CONCLUSION: Corporations have for too long run on faulty premises. We recognise on a personal level that the majority of the world is classed as poor, and therefore we are arguing (with no melodrama) against humanity when we want to pursue tactics which automatically benefit the richest people unfairly (i.e. we give them the best service before they even have to buy it from us). Another faulty premise is that permanent improvement is possible. Again we recognise individually that this is impossible, and time and again companies' management are placed under mind-bending pressure to try and deliver improving results in declining economies. Just like there will only be one winner in a race, not all companies can be winners. A final faulty premises is that the data doesn't lie. It does - too often we can see from profiles that search engines build of us based on what we search for (for example) that the picture a sub-set of our data paints about us is completely not who we are in reality, so anybody using that data to target us would make wrong decisions all day long. The bottom line is that if ALL companies switched to absolutely perfect customer centricity overnight, there would still be businesses closing down simply because there is constant competition for share-of-wallet/mind, and we'd just have shifted the goal-posts. Let's take a moment to pause sometimes and ask what will be genuinely sustainable and ethically sound, and what will earn us the unreservedly genuine trust of our staff, customers and suppliers.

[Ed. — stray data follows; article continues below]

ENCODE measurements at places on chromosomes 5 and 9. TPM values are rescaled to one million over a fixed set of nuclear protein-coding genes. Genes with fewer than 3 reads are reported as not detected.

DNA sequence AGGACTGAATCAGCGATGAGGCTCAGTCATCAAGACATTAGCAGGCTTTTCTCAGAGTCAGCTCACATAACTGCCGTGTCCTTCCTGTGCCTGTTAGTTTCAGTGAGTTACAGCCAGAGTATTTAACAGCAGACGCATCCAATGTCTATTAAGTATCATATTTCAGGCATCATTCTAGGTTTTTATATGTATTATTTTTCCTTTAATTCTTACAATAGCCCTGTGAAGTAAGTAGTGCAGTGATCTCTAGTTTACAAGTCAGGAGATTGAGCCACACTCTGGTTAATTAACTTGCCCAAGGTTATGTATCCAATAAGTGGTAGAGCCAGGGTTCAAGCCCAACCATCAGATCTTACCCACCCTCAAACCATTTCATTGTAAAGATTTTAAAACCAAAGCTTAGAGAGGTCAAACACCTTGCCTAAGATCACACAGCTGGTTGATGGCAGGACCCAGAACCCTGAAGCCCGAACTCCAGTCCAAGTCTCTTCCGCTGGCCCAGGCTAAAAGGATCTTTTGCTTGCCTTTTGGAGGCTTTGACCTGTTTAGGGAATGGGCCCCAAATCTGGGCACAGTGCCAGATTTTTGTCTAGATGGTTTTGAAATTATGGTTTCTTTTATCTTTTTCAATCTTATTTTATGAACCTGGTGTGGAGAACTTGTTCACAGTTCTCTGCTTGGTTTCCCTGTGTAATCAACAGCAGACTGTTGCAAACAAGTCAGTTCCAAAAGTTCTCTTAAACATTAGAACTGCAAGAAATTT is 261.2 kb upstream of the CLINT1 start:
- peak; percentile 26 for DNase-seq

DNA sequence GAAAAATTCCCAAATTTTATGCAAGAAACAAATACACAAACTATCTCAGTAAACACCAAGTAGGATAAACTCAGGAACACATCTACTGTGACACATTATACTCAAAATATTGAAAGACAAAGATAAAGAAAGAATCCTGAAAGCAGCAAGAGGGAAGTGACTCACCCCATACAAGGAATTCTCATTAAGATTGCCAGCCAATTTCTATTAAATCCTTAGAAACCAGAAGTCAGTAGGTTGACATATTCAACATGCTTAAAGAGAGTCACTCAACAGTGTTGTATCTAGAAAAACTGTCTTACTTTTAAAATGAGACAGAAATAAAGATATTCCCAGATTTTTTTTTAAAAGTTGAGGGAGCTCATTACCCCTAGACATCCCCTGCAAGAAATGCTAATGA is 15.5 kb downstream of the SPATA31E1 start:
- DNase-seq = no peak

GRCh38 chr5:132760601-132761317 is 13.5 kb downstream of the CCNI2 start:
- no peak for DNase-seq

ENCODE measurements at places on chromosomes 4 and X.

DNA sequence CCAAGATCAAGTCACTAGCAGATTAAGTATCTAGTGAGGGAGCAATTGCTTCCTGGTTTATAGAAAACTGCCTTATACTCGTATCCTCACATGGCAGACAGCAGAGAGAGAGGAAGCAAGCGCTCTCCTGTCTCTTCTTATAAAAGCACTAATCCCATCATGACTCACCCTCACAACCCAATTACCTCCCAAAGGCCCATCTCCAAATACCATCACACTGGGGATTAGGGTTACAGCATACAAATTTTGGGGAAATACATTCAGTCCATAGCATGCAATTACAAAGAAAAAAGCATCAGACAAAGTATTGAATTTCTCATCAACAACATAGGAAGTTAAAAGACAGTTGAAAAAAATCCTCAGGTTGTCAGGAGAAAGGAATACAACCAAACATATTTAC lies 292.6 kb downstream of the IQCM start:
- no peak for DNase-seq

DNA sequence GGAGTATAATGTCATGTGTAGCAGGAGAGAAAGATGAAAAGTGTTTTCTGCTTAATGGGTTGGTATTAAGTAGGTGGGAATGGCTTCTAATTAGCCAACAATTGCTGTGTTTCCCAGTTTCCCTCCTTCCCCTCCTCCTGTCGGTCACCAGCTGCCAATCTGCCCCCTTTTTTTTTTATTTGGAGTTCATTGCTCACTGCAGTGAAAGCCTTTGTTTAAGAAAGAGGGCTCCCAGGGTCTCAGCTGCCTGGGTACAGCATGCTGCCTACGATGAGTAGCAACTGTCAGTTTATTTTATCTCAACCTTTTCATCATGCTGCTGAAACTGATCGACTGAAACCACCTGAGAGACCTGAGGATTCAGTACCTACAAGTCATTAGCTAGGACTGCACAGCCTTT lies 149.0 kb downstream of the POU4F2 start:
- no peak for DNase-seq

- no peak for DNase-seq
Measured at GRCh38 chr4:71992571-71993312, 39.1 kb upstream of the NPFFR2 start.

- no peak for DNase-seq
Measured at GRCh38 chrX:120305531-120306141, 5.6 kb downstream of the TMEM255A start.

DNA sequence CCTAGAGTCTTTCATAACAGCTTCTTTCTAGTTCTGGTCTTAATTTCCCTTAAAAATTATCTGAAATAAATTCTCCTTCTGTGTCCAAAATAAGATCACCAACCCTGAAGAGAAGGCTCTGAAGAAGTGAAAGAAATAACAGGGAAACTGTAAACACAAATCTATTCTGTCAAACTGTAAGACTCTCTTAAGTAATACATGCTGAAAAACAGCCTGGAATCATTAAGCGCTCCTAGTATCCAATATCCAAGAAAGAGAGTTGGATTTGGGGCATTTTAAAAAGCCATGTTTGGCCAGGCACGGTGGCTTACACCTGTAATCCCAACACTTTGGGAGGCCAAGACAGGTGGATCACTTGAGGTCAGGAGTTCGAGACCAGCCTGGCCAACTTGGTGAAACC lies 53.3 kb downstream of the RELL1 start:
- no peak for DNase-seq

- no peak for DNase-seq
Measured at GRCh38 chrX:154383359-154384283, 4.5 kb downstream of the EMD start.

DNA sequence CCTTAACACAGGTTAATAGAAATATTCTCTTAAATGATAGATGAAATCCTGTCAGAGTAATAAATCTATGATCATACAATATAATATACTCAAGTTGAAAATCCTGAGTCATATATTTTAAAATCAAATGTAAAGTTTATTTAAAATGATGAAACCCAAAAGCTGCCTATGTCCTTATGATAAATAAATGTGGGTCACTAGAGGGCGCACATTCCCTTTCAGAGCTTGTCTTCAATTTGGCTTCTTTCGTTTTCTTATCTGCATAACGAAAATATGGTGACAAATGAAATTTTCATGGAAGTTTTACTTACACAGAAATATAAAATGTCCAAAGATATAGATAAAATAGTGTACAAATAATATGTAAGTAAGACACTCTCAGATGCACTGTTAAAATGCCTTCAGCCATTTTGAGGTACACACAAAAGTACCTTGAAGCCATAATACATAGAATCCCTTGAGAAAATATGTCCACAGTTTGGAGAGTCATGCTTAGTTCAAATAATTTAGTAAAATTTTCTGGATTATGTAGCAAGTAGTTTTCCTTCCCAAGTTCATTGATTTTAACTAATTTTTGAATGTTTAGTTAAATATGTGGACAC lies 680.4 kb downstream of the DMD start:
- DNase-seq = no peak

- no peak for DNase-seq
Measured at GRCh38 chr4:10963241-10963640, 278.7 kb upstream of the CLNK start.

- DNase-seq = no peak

Phew, that's it. I'd love to know your thoughts. Sometimes I get the feeling we're so busy trying to make the 'right' decision that we lose sight of our shared humanity and the kind of world we actually want to live in.

Sunday, 25 May 2014

This is South Africa

Usually tourism videos about any country are pretty cringe-worthy, but South African Tourism finally knocked one out of the park. Obviously there's a LOT more to the country than this, but it's a beautiful snapshot of one possible tourist experience (with a twist at the end).